Let’s talk Business Email Compromise (BEC)
08 November 2021
Don’t assume it can’t happen to you and your organisation. The strongest cyber security is only as good as its weakest link. This includes your supply chain. As an organisational leader, you need to be cognisant that clients or partner organisations may not have the strong defences your organisation has in place. If they have succumbed to a phishing or other attack, their weaknesses may become yours.
What happens when a business email account is compromised?
Let’s talk about what might happen should a scenario of Business Email Compromise (BEC) with one of your business partners or clients becomes a reality.
- When a client or partner organisation’s email account is compromised, the emails you receive will be from their legitimate email address, so there will be no red flags for your information security defences to detect.
- Contrary to popular belief, not all threat actors create emails full of typos and bad grammar or commence with “Dear Customer”, meaning employees, who are arguably one of your best lines of defence, may not detect anything out of the ordinary.
- By responding to the ‘legitimate’ email address, you effectively provide the attacker with control of the chain of communication.
- Once the email chain is subverted, the attacker, masquerading as your business partner or client, takes control of all email correspondence between the two parties. This means the attacker will see all correspondence and only allow the genuinely intended recipient to see select emails and those the attacker has altered or crafted.
- This process allows the attacker to conduct business with you as usual (masquerading as your business partner or client), and this is when the malicious intent manifests itself. The attacker can search for, and access, financial and other sensitive information and hide messages and responses they don’t want the user to see.
- Once ingrained, the attacker can alter your invoices or provide an update to your vendors’ bank account details to redirect funds to their own accounts.
- The compromise is often only discovered when the intended recipient does not receive their payment (or payments) and makes enquiries via another contact person or direct phone call and the masquerade is exposed. In some cases, this could be months after the initial compromise.
While processes and procedures can be put in place to help mitigate this type of attack, we still see successful fraudulent transactions like this occur far too often.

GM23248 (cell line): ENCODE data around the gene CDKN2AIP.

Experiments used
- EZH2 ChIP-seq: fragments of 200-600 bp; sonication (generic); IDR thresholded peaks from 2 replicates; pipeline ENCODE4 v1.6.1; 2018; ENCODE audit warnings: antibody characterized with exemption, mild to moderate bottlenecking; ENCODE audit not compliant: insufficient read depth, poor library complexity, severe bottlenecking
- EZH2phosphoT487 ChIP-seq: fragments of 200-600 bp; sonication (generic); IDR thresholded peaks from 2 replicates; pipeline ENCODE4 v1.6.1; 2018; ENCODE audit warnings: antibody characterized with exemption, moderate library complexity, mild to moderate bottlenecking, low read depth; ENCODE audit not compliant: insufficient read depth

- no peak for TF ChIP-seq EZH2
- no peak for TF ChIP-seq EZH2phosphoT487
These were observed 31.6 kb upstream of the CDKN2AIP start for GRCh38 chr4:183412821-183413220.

The BEC process
(click to enlarge)
In addition to financial losses, the impact BECs may have on your organisation includes:
- An increase in cyber insurance costs
- Compromised trust in your organisation
- Inflict reputational damage
- Potential theft of sensitive and personally identifiable information
- A potential regulatory compliance requirement (Notifiable Data Breach).
How do I protect a business email account?
As prevention is better than cure, BDO’s Forensic Services team suggests your organisation employs risk prevention processes including:
- Having effective policies and procedures in place when there is a change in client or vendor financial details. Don’t rely on a single contact method to facilitate a change
- Embedding a standard practice to independently verify any financial related requests
- Ensuring your Information Technology (IT) support actively monitors and responds to alerts such as Microsoft Office 365 ‘risky sign-on’ reports, particularly impossible travel alerts
- Regularly auditing the mailbox rules set by your employees
- Critically considering system requirements, such as Outlook Web Access
- Educating and training staff – The human firewall is a critical line of defence
- Enabling O365 audit logging for all users. This will be of tremendous value when things go wrong.
Should you wish to discuss your organisation’s current risks and controls, please contact your local forensic services professional.